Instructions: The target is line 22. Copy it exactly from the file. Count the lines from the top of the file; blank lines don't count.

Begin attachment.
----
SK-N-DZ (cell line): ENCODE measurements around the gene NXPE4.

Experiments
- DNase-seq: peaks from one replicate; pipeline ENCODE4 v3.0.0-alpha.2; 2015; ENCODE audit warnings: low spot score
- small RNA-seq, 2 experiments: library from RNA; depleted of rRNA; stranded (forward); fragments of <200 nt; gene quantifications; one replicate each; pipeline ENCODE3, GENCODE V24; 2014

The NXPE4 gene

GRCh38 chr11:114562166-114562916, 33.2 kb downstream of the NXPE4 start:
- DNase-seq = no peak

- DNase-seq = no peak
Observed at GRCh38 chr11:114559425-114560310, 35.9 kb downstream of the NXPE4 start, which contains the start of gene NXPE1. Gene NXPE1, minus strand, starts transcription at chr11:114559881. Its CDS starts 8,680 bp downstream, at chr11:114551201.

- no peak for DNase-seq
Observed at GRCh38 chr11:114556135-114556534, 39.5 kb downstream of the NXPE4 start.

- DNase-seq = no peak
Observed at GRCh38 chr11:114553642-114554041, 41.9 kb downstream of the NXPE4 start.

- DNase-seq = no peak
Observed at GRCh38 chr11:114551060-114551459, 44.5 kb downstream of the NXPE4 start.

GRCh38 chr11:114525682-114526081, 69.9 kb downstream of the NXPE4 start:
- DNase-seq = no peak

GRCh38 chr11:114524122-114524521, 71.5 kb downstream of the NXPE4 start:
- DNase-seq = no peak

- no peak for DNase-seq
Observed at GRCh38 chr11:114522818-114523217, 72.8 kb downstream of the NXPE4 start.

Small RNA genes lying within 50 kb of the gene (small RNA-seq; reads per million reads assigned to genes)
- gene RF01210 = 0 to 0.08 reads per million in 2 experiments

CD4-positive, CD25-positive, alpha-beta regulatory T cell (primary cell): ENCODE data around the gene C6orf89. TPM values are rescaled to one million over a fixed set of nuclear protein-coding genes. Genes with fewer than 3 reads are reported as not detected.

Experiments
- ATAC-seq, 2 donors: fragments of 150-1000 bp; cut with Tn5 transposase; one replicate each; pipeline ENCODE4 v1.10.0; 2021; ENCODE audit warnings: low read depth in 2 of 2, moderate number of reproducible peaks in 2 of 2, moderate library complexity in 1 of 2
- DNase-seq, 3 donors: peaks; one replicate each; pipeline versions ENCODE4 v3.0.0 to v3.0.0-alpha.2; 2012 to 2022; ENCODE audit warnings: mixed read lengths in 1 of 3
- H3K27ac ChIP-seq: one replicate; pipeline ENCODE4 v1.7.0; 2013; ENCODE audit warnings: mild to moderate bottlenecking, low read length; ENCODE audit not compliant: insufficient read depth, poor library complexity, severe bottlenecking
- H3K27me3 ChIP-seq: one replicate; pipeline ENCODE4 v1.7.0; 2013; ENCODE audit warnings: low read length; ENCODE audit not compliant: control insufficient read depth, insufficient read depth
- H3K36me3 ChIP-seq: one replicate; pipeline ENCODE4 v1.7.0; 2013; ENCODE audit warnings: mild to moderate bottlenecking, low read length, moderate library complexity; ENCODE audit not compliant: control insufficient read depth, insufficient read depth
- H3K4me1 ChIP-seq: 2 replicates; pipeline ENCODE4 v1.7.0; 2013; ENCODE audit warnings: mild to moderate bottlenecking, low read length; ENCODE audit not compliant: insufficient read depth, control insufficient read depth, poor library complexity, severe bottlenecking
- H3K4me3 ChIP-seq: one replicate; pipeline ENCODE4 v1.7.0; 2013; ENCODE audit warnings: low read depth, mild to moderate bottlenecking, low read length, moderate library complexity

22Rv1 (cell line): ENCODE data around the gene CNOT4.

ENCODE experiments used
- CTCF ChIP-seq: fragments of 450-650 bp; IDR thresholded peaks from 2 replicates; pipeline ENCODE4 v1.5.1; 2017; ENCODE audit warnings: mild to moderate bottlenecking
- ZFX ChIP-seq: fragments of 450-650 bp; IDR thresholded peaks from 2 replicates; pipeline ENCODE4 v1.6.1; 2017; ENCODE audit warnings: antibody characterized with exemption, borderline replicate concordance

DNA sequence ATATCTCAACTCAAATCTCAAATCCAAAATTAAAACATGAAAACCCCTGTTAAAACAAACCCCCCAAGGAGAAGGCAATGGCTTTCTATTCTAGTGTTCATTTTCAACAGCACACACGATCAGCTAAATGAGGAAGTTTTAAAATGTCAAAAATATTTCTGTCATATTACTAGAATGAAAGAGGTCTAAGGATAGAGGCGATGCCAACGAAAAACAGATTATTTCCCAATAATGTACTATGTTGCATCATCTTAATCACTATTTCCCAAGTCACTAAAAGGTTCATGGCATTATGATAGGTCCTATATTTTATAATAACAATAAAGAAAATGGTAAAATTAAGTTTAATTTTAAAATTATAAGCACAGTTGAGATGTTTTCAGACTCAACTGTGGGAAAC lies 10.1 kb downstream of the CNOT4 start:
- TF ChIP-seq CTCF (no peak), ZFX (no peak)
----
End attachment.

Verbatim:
Small RNA genes lying within 50 kb of the gene (small RNA-seq; reads per million reads assigned to genes)